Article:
Djokovic is certainly no rookie on clay, as his 2008 Rome title underlined, but whereas Rafael Nadal usually chomps his way past rival after rival, Djokovic finds the surface takes a little of the sting out of his game.
The first Masters Series event of the year in Indian Wells, California was absolutely brilliant: so many story lines. How would Rafael Nadal play in his first ATP event after his injury in the Australian Open? Could Novak Djokovic continue his unbeatable form this year having won in Australia and Dubai? How would Andy Murray play after his 1st round loss in Rotterdam? Could Juan Martin Del Potro get back to his best form again after winning Delray Beach earlier this year? Would Roger Federer win Indian Wells for a record 4th time?
Murray played poorly and lost his first match to American qualifier and world number 143, Donald Young. He didn’t seem into the match and played very passively to lose in straight sets. This sort of performance asks more questions about his mental state after losing again in the finals of the Australian Open in January. He needs to get back on track in Miami because he is in danger of losing his world number 4 ranking. This means he could face Nadal, Federer, or Djokovic in the quarter-finals of events instead of the semi-finals. Let’s hope for a good run in Miami because this could set the tone for the rest of the year for Murray. He needs to play more proactively. Also a change of direction with either a new coach who has worked with the very best or a mentor who has won majors. He needs some freshness brought to his tennis. It has to be fun again.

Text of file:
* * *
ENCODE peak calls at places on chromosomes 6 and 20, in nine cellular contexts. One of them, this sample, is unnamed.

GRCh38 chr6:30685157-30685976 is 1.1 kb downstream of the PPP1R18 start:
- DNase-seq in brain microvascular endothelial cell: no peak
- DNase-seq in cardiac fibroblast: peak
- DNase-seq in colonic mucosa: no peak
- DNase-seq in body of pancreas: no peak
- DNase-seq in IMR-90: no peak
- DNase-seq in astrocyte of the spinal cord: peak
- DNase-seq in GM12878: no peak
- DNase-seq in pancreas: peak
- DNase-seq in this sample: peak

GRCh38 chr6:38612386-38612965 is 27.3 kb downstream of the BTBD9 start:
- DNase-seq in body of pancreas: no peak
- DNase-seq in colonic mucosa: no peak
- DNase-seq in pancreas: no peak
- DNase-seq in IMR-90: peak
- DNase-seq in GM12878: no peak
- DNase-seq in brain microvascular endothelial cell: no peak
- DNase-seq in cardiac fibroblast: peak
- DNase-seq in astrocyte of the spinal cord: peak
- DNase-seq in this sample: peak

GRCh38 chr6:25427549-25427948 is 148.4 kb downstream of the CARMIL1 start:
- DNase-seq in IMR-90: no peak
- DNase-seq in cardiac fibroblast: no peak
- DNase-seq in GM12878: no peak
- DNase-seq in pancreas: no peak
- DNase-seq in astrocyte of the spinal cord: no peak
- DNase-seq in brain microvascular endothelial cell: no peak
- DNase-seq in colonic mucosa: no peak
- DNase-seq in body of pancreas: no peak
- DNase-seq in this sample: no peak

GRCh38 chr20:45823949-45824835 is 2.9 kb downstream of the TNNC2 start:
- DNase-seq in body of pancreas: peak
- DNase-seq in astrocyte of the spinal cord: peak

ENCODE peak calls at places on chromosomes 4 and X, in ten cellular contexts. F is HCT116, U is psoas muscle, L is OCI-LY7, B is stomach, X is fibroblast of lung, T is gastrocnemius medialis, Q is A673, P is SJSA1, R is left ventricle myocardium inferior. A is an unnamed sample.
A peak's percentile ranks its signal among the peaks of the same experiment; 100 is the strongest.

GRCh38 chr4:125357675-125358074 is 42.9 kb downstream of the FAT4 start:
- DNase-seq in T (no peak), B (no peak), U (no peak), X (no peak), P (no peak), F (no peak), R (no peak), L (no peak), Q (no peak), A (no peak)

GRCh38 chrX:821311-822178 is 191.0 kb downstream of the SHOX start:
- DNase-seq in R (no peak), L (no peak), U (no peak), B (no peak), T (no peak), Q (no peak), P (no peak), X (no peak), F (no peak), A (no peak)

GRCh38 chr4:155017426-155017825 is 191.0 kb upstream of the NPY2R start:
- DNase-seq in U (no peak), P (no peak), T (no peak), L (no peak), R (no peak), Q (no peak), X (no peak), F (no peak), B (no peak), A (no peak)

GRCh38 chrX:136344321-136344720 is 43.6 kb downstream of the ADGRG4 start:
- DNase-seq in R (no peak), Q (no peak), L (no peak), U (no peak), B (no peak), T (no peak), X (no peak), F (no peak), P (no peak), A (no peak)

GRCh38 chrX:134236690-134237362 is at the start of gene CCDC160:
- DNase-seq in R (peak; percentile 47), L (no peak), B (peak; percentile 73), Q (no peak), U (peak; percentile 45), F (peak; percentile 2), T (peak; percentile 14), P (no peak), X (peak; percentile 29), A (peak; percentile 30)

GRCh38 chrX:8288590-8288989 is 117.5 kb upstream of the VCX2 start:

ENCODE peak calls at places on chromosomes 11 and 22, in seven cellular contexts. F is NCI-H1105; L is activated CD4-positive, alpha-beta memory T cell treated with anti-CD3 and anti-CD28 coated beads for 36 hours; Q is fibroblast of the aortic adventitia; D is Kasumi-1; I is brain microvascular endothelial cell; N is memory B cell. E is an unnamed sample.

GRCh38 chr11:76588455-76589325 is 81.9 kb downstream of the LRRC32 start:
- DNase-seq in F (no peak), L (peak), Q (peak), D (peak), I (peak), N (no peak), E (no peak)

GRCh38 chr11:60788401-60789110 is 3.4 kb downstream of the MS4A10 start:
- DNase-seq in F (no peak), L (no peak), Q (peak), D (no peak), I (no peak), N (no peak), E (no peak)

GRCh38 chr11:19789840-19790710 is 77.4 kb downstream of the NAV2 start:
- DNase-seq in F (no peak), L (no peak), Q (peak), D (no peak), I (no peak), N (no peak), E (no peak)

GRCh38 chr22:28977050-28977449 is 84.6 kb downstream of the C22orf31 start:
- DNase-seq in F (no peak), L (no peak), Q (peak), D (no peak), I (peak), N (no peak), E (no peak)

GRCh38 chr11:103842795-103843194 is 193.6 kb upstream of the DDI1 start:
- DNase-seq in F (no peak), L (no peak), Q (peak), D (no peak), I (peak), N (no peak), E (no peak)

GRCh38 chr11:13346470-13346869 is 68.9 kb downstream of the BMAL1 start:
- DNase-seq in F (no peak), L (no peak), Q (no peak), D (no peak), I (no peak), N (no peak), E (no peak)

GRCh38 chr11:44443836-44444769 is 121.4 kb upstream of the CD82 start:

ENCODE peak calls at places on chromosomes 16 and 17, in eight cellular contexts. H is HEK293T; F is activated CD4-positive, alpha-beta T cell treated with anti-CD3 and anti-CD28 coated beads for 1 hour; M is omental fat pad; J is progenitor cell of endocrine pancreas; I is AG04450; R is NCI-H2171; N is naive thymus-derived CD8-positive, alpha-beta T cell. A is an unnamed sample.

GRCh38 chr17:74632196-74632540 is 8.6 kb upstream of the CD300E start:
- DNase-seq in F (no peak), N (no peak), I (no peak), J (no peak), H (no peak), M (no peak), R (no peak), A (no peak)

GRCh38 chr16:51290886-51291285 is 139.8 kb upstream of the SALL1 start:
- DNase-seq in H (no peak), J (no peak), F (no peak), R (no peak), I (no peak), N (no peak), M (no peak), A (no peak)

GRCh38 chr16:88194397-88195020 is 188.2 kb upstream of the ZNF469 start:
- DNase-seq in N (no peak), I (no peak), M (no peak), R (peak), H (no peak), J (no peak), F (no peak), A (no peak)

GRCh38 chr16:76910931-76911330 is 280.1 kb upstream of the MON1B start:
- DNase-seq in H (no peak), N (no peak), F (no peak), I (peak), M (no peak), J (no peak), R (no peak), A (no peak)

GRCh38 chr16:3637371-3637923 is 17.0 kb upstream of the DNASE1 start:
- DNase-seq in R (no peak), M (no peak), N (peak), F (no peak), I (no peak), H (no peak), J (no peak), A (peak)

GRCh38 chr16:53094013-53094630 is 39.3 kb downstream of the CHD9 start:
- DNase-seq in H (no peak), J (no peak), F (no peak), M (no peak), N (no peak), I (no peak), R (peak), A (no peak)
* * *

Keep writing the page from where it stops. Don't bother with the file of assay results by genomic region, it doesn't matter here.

There were no real surprises in the Davis Cup result this weekend. It was all about getting the job done and winning and that’s what the boys did. Captain Leon Smith knew before the match that he would definitely win the 2 matches against the Tunisian number 2 and the doubles as well, which would give Team Great Britain the 3 rubbers for victory.
Tunisia got off to a perfect start with the Tunisian number 1, Malek Jaziri beating the British number 2 Jamie Baker in 4 sets. Both men were nervous as you would expect in an opening rubber. Both men also struggled with cramp which is unusual for an indoor match. Cramping can happen from being dehydrated, lack of fitness or nerves. I believe it had to be the latter. Then British number 1, James Ward demolished the Tunisian number 2 in 3 easy sets to level the tie at 1 rubber a piece.
I always enjoy the Australian Open because the matches never fail to be interesting and we never quite know the form of the players due to the few preparation tournaments. Going into the event there was a big question mark over how Rafael Nadal was feeling after having a virus in the first week of the year in Doha. Could he make history and hold all four slams at the same time? The only men to do so in the history of tennis are Don Budge and Rod Laver.
The best five men going into the tournament were all playing really well. Roger Federer was going in to the tournament having won Doha. New world number 4, Robin Soderling won Brisbane, while Novak Djokovic and Andy Murray both went undefeated at the Hopman Cup.
from Photographers' Blog:
When I was first told that I would be covering the Australian Open tennis tournament, I was very excited as it is a major global sporting event and I would get to fly out from Japan where it was cold, to a hot and sunny down under.
At the same time, frankly speaking, I had a feeling of fear and worry, since I had heard scary tales about shooting the event from a photographer who had covered it multiple times. Dreadful stories of heat, the scorching sun, cameras getting too hot to function and sometimes so hot that I wouldn’t even be able to touch it. I was told that one photographer’s computer had broken because of the extreme heat, and that sometimes the photographers’ chairs at the courtside got so hot that it was unbearable.